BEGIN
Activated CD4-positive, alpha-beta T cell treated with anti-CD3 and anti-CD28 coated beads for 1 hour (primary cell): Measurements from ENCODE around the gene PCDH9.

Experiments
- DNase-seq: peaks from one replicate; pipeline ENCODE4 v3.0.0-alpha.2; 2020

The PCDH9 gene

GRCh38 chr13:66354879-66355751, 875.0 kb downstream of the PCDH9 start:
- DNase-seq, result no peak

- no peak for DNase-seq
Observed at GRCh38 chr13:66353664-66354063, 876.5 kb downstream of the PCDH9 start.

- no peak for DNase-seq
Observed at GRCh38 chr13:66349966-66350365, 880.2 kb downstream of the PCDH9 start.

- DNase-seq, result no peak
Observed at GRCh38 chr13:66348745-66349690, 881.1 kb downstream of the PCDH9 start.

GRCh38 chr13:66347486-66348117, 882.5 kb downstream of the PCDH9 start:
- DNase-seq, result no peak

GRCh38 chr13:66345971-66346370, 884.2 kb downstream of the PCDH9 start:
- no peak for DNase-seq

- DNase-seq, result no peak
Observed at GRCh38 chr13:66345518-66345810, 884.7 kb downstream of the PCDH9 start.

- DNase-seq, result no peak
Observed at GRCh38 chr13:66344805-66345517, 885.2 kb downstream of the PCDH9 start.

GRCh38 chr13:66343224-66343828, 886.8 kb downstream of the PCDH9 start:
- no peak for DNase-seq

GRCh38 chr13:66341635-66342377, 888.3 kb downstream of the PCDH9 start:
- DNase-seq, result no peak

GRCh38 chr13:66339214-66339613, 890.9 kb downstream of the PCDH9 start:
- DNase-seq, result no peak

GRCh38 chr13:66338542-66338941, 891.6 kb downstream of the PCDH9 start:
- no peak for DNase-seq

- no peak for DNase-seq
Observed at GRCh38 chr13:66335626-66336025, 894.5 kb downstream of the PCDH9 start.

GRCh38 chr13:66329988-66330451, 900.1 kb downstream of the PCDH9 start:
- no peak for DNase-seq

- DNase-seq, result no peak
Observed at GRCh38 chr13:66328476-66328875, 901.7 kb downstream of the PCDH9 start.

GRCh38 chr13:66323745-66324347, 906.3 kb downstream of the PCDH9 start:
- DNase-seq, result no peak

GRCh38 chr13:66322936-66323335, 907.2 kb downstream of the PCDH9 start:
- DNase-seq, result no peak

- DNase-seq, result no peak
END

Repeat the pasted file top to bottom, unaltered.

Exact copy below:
Activated CD4-positive, alpha-beta T cell treated with anti-CD3 and anti-CD28 coated beads for 1 hour (primary cell): Measurements from ENCODE around the gene PCDH9.

Experiments
- DNase-seq: peaks from one replicate; pipeline ENCODE4 v3.0.0-alpha.2; 2020

The PCDH9 gene

GRCh38 chr13:66354879-66355751, 875.0 kb downstream of the PCDH9 start:
- DNase-seq, result no peak

- no peak for DNase-seq
Observed at GRCh38 chr13:66353664-66354063, 876.5 kb downstream of the PCDH9 start.

- no peak for DNase-seq
Observed at GRCh38 chr13:66349966-66350365, 880.2 kb downstream of the PCDH9 start.

- DNase-seq, result no peak
Observed at GRCh38 chr13:66348745-66349690, 881.1 kb downstream of the PCDH9 start.

GRCh38 chr13:66347486-66348117, 882.5 kb downstream of the PCDH9 start:
- DNase-seq, result no peak

GRCh38 chr13:66345971-66346370, 884.2 kb downstream of the PCDH9 start:
- no peak for DNase-seq

- DNase-seq, result no peak
Observed at GRCh38 chr13:66345518-66345810, 884.7 kb downstream of the PCDH9 start.

- DNase-seq, result no peak
Observed at GRCh38 chr13:66344805-66345517, 885.2 kb downstream of the PCDH9 start.

GRCh38 chr13:66343224-66343828, 886.8 kb downstream of the PCDH9 start:
- no peak for DNase-seq

GRCh38 chr13:66341635-66342377, 888.3 kb downstream of the PCDH9 start:
- DNase-seq, result no peak

GRCh38 chr13:66339214-66339613, 890.9 kb downstream of the PCDH9 start:
- DNase-seq, result no peak

GRCh38 chr13:66338542-66338941, 891.6 kb downstream of the PCDH9 start:
- no peak for DNase-seq

- no peak for DNase-seq
Observed at GRCh38 chr13:66335626-66336025, 894.5 kb downstream of the PCDH9 start.

GRCh38 chr13:66329988-66330451, 900.1 kb downstream of the PCDH9 start:
- no peak for DNase-seq

- DNase-seq, result no peak
Observed at GRCh38 chr13:66328476-66328875, 901.7 kb downstream of the PCDH9 start.

GRCh38 chr13:66323745-66324347, 906.3 kb downstream of the PCDH9 start:
- DNase-seq, result no peak

GRCh38 chr13:66322936-66323335, 907.2 kb downstream of the PCDH9 start:
- DNase-seq, result no peak

- DNase-seq, result no peak